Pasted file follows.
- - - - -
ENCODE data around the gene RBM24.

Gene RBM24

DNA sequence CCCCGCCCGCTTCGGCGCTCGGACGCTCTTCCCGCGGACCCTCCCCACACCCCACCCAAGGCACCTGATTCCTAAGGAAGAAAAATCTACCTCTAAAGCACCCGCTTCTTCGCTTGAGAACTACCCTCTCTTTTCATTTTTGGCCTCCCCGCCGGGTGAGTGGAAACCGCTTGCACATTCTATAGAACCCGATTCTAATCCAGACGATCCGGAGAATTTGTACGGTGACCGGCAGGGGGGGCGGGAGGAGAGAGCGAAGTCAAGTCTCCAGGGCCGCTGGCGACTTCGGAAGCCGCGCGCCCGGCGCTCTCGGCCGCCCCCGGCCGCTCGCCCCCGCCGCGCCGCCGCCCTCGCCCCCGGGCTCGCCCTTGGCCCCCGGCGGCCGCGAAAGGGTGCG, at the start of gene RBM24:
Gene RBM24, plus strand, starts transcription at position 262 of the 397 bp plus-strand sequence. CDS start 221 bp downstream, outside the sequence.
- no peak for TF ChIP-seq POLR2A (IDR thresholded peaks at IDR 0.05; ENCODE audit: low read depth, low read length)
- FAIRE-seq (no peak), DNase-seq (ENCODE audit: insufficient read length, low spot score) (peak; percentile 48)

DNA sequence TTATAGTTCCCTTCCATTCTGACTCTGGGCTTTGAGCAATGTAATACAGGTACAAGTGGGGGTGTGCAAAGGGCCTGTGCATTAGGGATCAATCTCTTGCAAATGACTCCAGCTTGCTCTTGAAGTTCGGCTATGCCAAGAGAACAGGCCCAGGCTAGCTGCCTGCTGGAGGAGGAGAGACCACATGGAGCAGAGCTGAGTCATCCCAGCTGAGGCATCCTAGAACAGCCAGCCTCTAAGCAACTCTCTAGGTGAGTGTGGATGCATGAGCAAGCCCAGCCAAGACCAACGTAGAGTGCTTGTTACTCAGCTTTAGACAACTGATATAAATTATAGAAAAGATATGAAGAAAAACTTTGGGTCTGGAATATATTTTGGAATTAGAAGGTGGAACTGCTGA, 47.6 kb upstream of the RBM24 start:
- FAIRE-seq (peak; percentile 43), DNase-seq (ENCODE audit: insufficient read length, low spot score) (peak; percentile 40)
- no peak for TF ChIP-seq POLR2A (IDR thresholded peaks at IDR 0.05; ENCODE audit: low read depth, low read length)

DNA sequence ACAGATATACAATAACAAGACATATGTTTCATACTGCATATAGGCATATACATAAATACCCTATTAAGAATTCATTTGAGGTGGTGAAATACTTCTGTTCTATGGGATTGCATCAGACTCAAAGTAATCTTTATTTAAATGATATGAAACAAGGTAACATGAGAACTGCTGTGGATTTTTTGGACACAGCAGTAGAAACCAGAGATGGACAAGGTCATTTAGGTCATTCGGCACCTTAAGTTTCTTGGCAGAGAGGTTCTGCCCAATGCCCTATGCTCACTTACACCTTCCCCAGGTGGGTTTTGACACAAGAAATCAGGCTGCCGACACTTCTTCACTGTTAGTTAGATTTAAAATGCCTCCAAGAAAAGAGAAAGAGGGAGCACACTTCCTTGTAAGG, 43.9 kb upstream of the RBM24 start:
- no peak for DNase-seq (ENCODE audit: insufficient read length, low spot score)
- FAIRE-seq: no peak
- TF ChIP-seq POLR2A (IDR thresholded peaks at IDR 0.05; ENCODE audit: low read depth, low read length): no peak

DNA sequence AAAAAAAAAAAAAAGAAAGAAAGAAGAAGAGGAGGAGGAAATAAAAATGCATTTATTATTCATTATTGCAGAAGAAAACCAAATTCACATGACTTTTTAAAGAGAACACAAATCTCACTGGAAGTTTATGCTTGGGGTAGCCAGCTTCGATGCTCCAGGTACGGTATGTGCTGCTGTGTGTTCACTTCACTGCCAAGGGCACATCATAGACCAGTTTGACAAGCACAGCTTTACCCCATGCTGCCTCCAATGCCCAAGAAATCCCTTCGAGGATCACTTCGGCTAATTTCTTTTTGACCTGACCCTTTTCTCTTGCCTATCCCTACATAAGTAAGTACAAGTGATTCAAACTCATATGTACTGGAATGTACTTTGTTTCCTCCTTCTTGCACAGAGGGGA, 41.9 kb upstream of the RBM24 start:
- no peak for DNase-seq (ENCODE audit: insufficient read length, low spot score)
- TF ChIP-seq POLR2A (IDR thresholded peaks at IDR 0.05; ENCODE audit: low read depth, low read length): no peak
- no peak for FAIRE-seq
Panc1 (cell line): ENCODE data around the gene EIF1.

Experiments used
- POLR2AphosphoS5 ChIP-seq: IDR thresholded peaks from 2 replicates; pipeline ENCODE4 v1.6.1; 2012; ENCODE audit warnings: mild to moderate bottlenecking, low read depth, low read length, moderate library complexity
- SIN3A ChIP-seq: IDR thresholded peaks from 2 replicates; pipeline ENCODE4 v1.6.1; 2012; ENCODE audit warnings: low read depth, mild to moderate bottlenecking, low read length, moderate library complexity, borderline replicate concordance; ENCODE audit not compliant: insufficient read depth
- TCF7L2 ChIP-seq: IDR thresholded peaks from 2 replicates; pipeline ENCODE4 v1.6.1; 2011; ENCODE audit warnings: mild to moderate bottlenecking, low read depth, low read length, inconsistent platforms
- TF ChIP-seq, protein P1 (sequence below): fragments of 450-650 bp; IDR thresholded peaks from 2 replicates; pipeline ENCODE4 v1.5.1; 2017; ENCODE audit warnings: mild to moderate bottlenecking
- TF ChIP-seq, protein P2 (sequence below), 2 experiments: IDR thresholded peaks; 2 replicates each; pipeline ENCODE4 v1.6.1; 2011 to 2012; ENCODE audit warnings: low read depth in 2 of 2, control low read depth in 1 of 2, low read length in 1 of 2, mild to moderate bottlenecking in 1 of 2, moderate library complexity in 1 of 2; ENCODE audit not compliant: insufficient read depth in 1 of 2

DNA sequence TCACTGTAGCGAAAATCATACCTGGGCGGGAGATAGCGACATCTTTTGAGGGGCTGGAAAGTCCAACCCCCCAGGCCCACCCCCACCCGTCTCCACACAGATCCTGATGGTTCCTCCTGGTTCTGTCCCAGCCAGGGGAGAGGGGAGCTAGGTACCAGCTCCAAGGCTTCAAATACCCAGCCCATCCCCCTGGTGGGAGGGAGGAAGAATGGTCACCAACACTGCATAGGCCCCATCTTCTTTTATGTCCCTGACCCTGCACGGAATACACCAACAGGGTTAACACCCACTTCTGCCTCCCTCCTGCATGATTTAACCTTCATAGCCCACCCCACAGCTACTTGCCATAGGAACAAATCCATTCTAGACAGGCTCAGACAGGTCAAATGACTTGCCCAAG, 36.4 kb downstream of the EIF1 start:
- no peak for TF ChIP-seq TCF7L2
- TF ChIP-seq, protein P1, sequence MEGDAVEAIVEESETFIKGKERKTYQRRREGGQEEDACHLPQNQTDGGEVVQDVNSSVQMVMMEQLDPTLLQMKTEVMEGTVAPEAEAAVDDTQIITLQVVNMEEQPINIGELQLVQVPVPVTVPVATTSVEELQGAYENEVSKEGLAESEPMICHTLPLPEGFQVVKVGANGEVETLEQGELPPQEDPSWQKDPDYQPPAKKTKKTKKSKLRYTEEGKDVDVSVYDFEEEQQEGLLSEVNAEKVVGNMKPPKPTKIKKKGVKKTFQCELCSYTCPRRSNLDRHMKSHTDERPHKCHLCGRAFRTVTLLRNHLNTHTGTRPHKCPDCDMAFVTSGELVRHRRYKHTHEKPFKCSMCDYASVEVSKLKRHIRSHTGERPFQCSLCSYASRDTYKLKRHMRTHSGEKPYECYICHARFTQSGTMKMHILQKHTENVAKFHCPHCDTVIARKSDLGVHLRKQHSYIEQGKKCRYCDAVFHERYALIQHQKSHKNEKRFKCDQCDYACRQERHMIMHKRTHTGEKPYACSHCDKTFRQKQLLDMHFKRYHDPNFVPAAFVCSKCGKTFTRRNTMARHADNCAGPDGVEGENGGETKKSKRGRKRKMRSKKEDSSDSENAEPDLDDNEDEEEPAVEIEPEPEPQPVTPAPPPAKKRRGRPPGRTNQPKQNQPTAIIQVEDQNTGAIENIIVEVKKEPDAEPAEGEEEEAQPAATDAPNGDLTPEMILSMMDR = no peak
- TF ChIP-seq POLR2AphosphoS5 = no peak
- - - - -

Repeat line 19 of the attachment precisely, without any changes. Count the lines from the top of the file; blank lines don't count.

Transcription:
Experiments used